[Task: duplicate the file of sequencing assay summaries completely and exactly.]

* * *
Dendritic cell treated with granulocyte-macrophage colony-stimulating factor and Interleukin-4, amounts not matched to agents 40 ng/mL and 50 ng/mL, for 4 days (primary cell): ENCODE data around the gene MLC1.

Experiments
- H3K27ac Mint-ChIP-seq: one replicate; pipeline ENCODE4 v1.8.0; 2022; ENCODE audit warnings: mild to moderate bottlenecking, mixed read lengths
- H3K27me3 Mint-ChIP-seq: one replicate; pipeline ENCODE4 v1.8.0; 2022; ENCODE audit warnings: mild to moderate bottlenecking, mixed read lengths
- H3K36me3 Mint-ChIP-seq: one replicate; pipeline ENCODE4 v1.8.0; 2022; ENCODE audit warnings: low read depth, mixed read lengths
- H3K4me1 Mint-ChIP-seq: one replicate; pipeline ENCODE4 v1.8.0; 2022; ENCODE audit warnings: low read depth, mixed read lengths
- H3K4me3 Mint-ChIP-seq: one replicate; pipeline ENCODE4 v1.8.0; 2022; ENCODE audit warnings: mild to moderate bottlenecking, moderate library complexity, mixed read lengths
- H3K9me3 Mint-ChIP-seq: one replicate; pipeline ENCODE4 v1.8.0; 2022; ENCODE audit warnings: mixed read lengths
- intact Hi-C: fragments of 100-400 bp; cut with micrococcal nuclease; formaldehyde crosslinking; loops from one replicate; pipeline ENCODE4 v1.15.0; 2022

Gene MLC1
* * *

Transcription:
Dendritic cell treated with granulocyte-macrophage colony-stimulating factor and Interleukin-4, amounts not matched to agents 40 ng/mL and 50 ng/mL, for 4 days (primary cell): ENCODE data around the gene MLC1.

Experiments
- H3K27ac Mint-ChIP-seq: one replicate; pipeline ENCODE4 v1.8.0; 2022; ENCODE audit warnings: mild to moderate bottlenecking, mixed read lengths
- H3K27me3 Mint-ChIP-seq: one replicate; pipeline ENCODE4 v1.8.0; 2022; ENCODE audit warnings: mild to moderate bottlenecking, mixed read lengths
- H3K36me3 Mint-ChIP-seq: one replicate; pipeline ENCODE4 v1.8.0; 2022; ENCODE audit warnings: low read depth, mixed read lengths
- H3K4me1 Mint-ChIP-seq: one replicate; pipeline ENCODE4 v1.8.0; 2022; ENCODE audit warnings: low read depth, mixed read lengths
- H3K4me3 Mint-ChIP-seq: one replicate; pipeline ENCODE4 v1.8.0; 2022; ENCODE audit warnings: mild to moderate bottlenecking, moderate library complexity, mixed read lengths
- H3K9me3 Mint-ChIP-seq: one replicate; pipeline ENCODE4 v1.8.0; 2022; ENCODE audit warnings: mixed read lengths
- intact Hi-C: fragments of 100-400 bp; cut with micrococcal nuclease; formaldehyde crosslinking; loops from one replicate; pipeline ENCODE4 v1.15.0; 2022

Gene MLC1